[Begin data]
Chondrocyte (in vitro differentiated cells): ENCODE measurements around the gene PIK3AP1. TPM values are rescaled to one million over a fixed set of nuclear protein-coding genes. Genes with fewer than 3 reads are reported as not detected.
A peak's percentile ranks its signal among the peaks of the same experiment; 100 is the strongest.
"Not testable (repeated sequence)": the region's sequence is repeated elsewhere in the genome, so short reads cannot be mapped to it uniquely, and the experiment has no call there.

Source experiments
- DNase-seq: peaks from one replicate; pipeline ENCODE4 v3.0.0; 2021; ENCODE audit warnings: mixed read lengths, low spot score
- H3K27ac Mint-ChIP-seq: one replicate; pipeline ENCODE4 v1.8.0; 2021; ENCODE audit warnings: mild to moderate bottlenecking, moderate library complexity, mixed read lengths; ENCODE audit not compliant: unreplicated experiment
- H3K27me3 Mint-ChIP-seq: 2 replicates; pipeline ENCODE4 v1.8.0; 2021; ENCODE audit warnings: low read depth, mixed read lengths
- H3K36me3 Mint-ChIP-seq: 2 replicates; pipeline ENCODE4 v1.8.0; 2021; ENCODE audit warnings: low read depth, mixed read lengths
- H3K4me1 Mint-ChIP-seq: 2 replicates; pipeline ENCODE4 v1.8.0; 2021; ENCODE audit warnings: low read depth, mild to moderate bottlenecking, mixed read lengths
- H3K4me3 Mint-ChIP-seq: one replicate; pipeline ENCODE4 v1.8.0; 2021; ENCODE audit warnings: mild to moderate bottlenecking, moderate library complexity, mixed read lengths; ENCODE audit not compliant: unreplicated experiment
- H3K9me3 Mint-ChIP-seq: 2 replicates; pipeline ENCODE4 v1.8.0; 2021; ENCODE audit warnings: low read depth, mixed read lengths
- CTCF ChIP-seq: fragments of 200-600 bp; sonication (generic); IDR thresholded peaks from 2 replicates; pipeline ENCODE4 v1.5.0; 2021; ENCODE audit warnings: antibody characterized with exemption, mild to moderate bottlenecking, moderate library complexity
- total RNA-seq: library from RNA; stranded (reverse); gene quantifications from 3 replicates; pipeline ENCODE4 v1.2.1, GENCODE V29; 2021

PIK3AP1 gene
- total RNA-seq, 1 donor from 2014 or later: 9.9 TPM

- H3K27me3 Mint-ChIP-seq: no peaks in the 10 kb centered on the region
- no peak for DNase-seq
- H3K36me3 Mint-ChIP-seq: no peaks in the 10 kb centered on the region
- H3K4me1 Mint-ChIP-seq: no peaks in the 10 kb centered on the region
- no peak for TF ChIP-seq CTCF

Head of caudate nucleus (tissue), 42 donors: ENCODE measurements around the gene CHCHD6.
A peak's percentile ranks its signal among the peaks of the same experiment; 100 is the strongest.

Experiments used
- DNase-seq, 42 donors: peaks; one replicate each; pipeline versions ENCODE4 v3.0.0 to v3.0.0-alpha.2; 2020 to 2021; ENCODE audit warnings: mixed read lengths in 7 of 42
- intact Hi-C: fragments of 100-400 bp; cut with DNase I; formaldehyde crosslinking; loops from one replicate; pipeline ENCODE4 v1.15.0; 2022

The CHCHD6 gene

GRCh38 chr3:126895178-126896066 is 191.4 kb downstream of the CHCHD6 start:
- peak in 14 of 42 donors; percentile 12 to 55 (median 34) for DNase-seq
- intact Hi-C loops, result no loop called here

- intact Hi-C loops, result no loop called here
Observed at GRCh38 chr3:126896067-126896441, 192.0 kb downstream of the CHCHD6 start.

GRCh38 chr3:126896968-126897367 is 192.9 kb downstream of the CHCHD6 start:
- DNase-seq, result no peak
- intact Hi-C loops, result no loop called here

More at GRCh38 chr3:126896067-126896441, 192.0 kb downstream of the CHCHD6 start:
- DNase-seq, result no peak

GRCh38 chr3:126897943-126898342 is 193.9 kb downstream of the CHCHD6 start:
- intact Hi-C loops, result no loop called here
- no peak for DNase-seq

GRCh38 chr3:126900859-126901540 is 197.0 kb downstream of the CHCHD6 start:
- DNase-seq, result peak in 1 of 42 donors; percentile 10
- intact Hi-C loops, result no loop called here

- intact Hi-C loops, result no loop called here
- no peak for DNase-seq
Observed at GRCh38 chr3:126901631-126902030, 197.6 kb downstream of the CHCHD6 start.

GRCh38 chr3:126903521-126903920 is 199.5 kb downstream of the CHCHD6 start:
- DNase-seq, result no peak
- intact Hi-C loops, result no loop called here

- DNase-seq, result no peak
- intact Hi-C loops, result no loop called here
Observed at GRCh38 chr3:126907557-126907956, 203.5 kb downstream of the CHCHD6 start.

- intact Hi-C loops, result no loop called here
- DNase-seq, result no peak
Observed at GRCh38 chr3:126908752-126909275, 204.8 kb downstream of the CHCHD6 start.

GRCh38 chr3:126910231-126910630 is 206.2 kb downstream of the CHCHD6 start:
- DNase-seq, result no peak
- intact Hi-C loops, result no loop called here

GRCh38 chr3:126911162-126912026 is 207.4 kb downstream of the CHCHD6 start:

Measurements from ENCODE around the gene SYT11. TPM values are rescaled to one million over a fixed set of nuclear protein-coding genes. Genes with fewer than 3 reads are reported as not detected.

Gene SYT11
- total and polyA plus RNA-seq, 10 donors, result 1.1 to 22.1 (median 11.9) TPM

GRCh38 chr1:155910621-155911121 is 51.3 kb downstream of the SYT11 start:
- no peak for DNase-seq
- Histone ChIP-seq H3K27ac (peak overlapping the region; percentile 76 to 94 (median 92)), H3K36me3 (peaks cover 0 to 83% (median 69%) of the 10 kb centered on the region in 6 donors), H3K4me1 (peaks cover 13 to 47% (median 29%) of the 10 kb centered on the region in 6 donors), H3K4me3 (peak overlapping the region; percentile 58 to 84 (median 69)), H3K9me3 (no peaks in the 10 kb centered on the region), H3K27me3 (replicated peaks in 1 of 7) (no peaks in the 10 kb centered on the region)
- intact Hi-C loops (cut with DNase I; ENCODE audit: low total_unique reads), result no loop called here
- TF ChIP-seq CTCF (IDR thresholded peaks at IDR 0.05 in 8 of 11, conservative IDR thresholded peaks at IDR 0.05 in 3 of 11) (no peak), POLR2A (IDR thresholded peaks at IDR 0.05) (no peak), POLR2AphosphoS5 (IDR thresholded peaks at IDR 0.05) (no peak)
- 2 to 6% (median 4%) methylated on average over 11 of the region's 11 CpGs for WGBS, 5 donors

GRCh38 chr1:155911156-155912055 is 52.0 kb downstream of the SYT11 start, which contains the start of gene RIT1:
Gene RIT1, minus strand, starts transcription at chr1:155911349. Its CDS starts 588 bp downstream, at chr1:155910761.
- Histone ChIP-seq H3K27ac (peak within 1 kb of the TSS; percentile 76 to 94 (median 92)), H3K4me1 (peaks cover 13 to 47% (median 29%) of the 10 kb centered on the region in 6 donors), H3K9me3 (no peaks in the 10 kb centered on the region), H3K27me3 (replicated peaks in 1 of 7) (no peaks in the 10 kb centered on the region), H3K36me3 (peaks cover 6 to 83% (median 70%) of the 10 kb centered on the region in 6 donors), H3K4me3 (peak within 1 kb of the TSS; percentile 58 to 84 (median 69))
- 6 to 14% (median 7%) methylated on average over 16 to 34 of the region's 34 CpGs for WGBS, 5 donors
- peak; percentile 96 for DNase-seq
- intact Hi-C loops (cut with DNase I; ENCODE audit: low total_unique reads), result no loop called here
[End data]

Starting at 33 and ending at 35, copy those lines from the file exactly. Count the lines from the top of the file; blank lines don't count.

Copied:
- DNase-seq, result no peak
- intact Hi-C loops, result no loop called here

More at GRCh38 chr3:126896067-126896441, 192.0 kb downstream of the CHCHD6 start: